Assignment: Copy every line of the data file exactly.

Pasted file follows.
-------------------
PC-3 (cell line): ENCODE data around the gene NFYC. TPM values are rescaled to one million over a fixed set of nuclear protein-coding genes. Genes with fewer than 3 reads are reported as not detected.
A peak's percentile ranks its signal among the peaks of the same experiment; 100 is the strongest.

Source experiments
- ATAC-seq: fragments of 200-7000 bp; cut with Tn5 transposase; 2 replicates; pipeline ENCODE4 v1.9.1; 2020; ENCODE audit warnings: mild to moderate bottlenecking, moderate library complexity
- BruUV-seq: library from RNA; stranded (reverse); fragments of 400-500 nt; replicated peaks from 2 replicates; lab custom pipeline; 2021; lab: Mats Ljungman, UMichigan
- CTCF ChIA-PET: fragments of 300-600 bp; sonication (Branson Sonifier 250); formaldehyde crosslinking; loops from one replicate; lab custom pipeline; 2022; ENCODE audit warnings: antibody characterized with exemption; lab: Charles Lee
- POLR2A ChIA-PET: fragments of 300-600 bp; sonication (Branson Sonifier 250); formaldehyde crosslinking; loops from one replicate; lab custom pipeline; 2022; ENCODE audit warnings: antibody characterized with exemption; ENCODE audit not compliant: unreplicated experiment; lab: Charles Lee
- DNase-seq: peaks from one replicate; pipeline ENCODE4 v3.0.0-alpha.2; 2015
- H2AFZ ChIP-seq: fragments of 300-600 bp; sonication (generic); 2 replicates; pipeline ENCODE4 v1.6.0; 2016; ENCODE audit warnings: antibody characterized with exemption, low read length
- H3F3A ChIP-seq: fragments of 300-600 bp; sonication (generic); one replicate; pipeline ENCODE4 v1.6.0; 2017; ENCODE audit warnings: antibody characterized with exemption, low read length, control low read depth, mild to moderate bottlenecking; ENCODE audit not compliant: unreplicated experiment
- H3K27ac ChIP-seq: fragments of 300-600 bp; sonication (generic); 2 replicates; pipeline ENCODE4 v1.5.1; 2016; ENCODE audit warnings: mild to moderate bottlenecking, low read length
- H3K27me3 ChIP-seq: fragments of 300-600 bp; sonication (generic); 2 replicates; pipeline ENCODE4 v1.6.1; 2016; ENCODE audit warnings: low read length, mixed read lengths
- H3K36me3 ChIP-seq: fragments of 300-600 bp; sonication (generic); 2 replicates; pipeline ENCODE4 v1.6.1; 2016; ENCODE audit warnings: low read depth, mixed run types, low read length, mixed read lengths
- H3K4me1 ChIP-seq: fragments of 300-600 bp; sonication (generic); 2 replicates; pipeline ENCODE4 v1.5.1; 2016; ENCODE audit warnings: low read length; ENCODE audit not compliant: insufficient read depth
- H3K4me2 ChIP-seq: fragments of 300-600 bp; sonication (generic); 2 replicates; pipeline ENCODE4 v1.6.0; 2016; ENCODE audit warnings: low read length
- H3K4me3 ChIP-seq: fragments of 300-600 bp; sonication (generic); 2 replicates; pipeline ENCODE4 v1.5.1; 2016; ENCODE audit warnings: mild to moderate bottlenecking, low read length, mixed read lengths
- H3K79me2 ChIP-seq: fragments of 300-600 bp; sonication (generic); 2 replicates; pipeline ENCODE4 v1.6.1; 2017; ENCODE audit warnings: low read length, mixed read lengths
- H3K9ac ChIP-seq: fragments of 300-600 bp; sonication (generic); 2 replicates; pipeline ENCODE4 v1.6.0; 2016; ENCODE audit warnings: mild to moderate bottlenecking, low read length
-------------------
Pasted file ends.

PC-3 (cell line): ENCODE data around the gene NFYC. TPM values are rescaled to one million over a fixed set of nuclear protein-coding genes. Genes with fewer than 3 reads are reported as not detected.
A peak's percentile ranks its signal among the peaks of the same experiment; 100 is the strongest.

Source experiments
- ATAC-seq: fragments of 200-7000 bp; cut with Tn5 transposase; 2 replicates; pipeline ENCODE4 v1.9.1; 2020; ENCODE audit warnings: mild to moderate bottlenecking, moderate library complexity
- BruUV-seq: library from RNA; stranded (reverse); fragments of 400-500 nt; replicated peaks from 2 replicates; lab custom pipeline; 2021; lab: Mats Ljungman, UMichigan
- CTCF ChIA-PET: fragments of 300-600 bp; sonication (Branson Sonifier 250); formaldehyde crosslinking; loops from one replicate; lab custom pipeline; 2022; ENCODE audit warnings: antibody characterized with exemption; lab: Charles Lee
- POLR2A ChIA-PET: fragments of 300-600 bp; sonication (Branson Sonifier 250); formaldehyde crosslinking; loops from one replicate; lab custom pipeline; 2022; ENCODE audit warnings: antibody characterized with exemption; ENCODE audit not compliant: unreplicated experiment; lab: Charles Lee
- DNase-seq: peaks from one replicate; pipeline ENCODE4 v3.0.0-alpha.2; 2015
- H2AFZ ChIP-seq: fragments of 300-600 bp; sonication (generic); 2 replicates; pipeline ENCODE4 v1.6.0; 2016; ENCODE audit warnings: antibody characterized with exemption, low read length
- H3F3A ChIP-seq: fragments of 300-600 bp; sonication (generic); one replicate; pipeline ENCODE4 v1.6.0; 2017; ENCODE audit warnings: antibody characterized with exemption, low read length, control low read depth, mild to moderate bottlenecking; ENCODE audit not compliant: unreplicated experiment
- H3K27ac ChIP-seq: fragments of 300-600 bp; sonication (generic); 2 replicates; pipeline ENCODE4 v1.5.1; 2016; ENCODE audit warnings: mild to moderate bottlenecking, low read length
- H3K27me3 ChIP-seq: fragments of 300-600 bp; sonication (generic); 2 replicates; pipeline ENCODE4 v1.6.1; 2016; ENCODE audit warnings: low read length, mixed read lengths
- H3K36me3 ChIP-seq: fragments of 300-600 bp; sonication (generic); 2 replicates; pipeline ENCODE4 v1.6.1; 2016; ENCODE audit warnings: low read depth, mixed run types, low read length, mixed read lengths
- H3K4me1 ChIP-seq: fragments of 300-600 bp; sonication (generic); 2 replicates; pipeline ENCODE4 v1.5.1; 2016; ENCODE audit warnings: low read length; ENCODE audit not compliant: insufficient read depth
- H3K4me2 ChIP-seq: fragments of 300-600 bp; sonication (generic); 2 replicates; pipeline ENCODE4 v1.6.0; 2016; ENCODE audit warnings: low read length
- H3K4me3 ChIP-seq: fragments of 300-600 bp; sonication (generic); 2 replicates; pipeline ENCODE4 v1.5.1; 2016; ENCODE audit warnings: mild to moderate bottlenecking, low read length, mixed read lengths
- H3K79me2 ChIP-seq: fragments of 300-600 bp; sonication (generic); 2 replicates; pipeline ENCODE4 v1.6.1; 2017; ENCODE audit warnings: low read length, mixed read lengths
- H3K9ac ChIP-seq: fragments of 300-600 bp; sonication (generic); 2 replicates; pipeline ENCODE4 v1.6.0; 2016; ENCODE audit warnings: mild to moderate bottlenecking, low read length